The Godless Void (Chapter 3)

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Status: Finished  |  Genre: Horror  |  House: Booksie Classic

George finds trouble on the road

His routine was far from out of the ordinary. George drove out to the town of Bancroft a couple of times a week, always early morning, but today just didn't sit right.

He told himself for the hundredth time, the boy would be fine. The nightmare of a young child shouldn't trouble a grown man so.

But it was more than that. A part of George was aware that it was a lot more, it's just he didn't want to admit it, and so he did what adults tend to do- he looked for distractions to shake him free of such feelings.

No matter how hard he looked, and in every direction, he couldn't see anywhere the black fellah and his bicycle could have been headed.

Thin strands of cloud looked to stretch out from the sun, making him think of giant squids beneath a distant ocean.

Something just didn't feel right with what he was seeing before him. George had seen this sight so many times over so many years, so why did it bother him now?

He gasped on finally seeing what was right in front of him, momentarily losing control of the old Ford- regaining control to skid to a stop in the dirt at the side of the road.

The hands on the wheel weren't his own!

Struggling to breathe, he looked at his hands, front and back, turning them continuously. They were his hands he was looking at, no doubt about it. But why had he thought otherwise?

He knew why, he told himself. It was the stress of it all; not just that morning, but the weeks that had led to it. Harsh soil and an unforgiving sun. Brittle stems and a well that had almost run as dry as the water tank.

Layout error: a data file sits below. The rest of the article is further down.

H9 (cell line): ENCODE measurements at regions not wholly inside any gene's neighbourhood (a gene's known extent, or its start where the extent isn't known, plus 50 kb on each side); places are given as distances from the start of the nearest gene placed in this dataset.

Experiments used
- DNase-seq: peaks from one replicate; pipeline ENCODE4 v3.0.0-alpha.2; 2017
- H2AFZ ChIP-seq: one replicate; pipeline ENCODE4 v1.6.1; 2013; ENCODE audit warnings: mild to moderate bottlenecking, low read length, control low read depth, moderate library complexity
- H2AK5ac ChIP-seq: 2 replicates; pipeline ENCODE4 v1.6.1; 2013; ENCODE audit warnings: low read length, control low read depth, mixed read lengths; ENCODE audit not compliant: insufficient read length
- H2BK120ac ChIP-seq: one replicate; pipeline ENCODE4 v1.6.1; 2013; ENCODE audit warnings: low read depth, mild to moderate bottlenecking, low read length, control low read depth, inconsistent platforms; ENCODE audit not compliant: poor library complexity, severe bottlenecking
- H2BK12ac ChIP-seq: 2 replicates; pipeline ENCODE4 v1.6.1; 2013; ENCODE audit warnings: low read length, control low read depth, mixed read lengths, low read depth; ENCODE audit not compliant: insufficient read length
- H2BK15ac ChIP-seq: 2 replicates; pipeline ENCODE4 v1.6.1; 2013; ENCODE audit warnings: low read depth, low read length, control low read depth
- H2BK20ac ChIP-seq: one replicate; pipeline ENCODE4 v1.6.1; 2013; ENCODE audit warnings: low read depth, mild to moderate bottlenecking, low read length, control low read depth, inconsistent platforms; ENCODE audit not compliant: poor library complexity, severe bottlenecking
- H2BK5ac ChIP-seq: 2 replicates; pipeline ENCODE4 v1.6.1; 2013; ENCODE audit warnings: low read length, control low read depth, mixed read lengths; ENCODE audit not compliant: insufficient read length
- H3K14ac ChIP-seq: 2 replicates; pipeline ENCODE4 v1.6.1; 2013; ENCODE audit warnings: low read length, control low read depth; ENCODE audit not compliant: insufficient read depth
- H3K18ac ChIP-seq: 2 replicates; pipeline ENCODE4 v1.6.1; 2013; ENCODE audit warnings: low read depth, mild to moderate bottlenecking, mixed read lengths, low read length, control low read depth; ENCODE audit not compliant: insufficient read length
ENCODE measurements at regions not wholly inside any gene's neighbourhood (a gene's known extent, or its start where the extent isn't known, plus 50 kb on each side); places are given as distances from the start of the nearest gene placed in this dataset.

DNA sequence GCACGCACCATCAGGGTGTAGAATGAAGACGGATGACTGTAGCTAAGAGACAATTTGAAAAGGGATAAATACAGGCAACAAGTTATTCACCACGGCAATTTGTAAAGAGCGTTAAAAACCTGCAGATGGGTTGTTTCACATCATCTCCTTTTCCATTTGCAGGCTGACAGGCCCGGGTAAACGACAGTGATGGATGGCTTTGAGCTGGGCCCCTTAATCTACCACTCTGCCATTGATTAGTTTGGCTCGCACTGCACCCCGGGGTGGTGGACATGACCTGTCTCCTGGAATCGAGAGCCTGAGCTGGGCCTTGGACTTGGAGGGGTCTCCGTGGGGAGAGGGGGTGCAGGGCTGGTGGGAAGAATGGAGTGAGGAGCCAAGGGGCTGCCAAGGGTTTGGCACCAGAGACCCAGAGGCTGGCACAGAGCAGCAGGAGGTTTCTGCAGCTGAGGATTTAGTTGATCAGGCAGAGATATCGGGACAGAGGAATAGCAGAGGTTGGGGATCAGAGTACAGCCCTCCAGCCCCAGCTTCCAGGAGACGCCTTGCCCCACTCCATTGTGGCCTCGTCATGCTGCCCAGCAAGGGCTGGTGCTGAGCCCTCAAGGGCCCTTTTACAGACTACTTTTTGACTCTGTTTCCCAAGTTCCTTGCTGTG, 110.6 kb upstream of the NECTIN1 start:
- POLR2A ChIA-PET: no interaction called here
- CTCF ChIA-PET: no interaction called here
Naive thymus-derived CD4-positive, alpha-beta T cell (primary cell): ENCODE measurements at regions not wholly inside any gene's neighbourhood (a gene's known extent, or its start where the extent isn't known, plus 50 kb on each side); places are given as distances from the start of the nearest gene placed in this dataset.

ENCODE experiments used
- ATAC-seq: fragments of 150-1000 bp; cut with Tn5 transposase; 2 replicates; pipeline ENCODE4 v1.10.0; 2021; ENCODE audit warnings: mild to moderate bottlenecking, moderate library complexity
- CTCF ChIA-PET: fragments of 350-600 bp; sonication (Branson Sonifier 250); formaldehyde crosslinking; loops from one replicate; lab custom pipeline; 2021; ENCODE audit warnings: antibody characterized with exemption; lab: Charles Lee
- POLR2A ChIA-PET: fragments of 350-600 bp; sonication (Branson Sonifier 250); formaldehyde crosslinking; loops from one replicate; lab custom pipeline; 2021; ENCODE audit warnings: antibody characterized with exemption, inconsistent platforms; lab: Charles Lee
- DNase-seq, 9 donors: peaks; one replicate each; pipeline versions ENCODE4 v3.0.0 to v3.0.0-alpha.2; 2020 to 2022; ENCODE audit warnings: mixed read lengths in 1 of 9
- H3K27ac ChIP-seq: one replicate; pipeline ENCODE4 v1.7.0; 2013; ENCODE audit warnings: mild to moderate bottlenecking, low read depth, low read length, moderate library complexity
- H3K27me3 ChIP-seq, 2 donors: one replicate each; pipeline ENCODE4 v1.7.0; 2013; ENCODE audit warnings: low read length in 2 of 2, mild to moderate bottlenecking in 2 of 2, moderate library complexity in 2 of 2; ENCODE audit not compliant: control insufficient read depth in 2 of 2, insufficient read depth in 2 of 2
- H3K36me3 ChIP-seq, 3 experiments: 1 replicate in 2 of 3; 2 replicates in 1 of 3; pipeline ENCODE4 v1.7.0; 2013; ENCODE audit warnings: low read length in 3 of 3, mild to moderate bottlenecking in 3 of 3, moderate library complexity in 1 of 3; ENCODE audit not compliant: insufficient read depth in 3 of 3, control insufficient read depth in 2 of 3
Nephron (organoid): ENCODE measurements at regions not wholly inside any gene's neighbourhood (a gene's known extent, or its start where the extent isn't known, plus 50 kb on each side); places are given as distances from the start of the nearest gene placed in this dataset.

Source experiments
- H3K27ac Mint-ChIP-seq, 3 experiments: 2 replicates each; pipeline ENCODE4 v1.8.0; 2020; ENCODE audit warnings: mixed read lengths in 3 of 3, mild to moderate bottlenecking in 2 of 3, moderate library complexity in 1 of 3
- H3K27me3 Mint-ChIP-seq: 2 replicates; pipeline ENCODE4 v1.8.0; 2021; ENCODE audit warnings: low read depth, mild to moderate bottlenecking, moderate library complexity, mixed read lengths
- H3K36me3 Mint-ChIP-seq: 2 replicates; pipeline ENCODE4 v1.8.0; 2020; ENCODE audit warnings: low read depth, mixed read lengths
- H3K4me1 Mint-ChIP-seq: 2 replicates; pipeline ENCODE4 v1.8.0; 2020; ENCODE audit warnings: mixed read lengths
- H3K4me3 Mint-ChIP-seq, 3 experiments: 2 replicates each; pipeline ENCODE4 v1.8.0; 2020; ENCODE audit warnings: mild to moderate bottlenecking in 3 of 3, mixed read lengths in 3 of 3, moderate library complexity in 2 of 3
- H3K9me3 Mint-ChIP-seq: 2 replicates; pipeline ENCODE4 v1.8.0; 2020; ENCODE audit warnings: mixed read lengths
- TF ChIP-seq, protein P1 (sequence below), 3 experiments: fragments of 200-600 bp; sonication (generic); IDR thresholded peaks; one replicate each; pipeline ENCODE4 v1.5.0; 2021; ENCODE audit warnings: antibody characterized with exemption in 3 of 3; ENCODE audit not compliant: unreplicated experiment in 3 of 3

George dabbed at his forehead using the back of his wrist, removing beads of perspiration from his brow. It was hot, he was way out here and given the recent excitement, the Ford had gone and stopped on him.

He wound the window down to summon a breeze but found no reply. He didn't know why he had expected one. His smokes had rushed from the dashboard and landed at his feet. He bent over, retrieved them and pulled one from the pack. Lighting up, he remembered how his old man had smoked the same brand. Funny how he could remember something like that but not his dear Dad's features unless he really set his mind to it.

George blew smoke from his lungs and rubbed at his eyelids before deciding now was as good a time as any to get the Ford working again. He turned the ignition, the vehicle shuddered. He tried again, the vehicle coughed and wheezed, begged for release from this cruel world and shuddered but once before falling silent.

“Come on,” George begged, “you pitiful son of a bitch.”

His pleading worked. One more turn of the ignition and the vehicle seemed to be bouncing on the spot, ready to go if for only one last time. He checked the rear view, saw the long running road and exhaust smoke raising triumphant. George pictured a molehill of dust blown clean from the exhaust pipe and grinned with his own sense of pride.

“Now that's what I'm talking about,” he muttered, turning the wheel sharply to get back onto the baking asphalt.

Submitted: January 19, 2022

© Copyright 2022 A.C. Aerie. All rights reserved.

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